The periphery countries are very far from both internal and external balance and, with high under-full employment and significant underlying balance of payments deficits, are located in Zone III of the Swan diagram. For the periphery countries with high and rising debt burdens and high and rising unemployment, it seems clear — given the contractionary consequences to date of Eurozone fiscal austerity policies — that real expenditures would need to be boosted if their economies were to be able to move in the direction of greater internal balance. All other things equal, this requirement would locate these countries in the South-West quadrant of the Swan diagram. This would also be consistent with the need for these countries to increase their cost ratios.
The above reasoning underpins the location, by quadrant, of the relative average ranking on the diagram below. The presentation is illustrative only.
Chart 3: The Swan Diagram — Selected Eurozone Countries
To be successful going forward, the highly indebted periphery countries must now adopt macroeconomic policy strategies that will steer them from their current locations onto a path leading toward the intersection of the internal balance and external balance isoquants. Arguably, the shortest and most effective route is a straight line.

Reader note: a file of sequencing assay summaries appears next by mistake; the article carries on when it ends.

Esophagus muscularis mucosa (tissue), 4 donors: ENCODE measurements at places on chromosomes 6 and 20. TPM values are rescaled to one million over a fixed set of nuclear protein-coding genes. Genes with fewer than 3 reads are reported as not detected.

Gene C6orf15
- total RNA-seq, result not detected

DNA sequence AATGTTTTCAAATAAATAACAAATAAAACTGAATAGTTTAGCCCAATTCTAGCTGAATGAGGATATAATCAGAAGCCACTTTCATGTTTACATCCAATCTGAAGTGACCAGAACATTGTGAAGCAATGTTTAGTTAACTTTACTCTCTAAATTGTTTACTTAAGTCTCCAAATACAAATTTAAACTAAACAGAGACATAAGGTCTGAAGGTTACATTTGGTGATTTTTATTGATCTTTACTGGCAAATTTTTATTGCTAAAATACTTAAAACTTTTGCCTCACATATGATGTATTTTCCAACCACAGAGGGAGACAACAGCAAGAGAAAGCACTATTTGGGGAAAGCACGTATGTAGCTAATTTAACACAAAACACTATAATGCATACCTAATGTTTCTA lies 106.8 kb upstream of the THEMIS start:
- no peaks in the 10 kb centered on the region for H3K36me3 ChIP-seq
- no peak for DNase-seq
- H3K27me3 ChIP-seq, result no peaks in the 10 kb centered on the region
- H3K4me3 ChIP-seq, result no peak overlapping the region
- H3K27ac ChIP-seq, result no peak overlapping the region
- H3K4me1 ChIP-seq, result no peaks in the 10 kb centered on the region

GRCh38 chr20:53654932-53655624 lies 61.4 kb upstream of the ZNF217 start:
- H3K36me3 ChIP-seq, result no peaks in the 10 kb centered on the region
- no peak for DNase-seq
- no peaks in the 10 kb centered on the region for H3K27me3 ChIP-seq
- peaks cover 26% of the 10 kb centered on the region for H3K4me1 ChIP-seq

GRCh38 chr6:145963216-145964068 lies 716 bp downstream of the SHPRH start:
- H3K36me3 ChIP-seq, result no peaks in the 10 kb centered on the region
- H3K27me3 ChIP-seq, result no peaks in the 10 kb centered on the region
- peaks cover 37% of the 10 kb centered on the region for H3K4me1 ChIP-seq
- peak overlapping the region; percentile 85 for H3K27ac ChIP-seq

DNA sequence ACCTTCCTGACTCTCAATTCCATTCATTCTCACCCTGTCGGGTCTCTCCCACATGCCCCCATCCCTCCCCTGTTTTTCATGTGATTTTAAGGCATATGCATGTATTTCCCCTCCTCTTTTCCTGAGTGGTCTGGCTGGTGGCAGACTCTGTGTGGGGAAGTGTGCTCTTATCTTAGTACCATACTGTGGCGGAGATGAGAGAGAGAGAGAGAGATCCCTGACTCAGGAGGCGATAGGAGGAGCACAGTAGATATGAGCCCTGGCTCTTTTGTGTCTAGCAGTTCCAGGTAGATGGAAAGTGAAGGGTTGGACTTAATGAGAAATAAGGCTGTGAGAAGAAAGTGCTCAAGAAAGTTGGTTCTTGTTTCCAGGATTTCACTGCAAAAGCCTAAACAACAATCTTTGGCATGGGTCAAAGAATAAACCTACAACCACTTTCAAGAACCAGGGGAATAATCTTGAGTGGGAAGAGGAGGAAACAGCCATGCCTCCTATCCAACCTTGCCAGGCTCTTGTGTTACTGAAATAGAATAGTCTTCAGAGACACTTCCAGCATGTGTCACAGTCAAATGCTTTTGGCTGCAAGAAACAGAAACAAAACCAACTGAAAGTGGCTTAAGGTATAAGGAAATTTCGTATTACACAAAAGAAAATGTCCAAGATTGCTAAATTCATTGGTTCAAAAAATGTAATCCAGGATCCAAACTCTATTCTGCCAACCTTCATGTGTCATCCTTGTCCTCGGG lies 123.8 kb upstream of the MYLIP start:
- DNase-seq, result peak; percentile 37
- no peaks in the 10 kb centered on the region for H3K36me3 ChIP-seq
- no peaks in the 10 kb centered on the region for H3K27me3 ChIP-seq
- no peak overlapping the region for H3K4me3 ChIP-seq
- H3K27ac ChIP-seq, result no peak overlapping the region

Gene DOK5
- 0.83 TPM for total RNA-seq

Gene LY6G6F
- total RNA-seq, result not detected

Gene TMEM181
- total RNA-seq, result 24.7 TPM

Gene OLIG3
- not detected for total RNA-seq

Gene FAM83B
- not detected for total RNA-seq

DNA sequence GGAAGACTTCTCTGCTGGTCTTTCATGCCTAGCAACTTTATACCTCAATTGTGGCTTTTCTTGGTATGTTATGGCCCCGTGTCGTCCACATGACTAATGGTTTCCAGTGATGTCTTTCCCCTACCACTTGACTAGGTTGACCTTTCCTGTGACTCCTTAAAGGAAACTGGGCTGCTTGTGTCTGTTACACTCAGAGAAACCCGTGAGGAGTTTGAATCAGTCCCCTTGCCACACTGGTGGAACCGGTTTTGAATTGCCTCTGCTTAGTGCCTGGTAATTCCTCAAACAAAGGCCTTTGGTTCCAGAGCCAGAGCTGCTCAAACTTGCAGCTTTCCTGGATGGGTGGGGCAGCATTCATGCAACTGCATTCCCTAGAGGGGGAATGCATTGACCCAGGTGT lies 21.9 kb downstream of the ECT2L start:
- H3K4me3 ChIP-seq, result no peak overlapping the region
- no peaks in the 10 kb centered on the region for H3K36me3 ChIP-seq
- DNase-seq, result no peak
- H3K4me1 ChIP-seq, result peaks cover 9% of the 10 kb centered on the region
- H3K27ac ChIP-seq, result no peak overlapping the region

It is crucial that the macroeconomic policies assembled to reduce external and internal imbalance be fully coordinated, and applied simultaneously, so that the economy can move in the desired direction, and so that progress on one objective (say, greater internal balance) is not offset by a slippage with the other objective (greater external balance).
The difficulties should not be underestimated. The individual Eurozone countries have no control over their monetary policies. This greatly limits their ability to increase real expenditures. Insofar as Eurozone countries still have independent fiscal policies they are still able via that route to affect real expenditures (absorption) but not ‘switching’.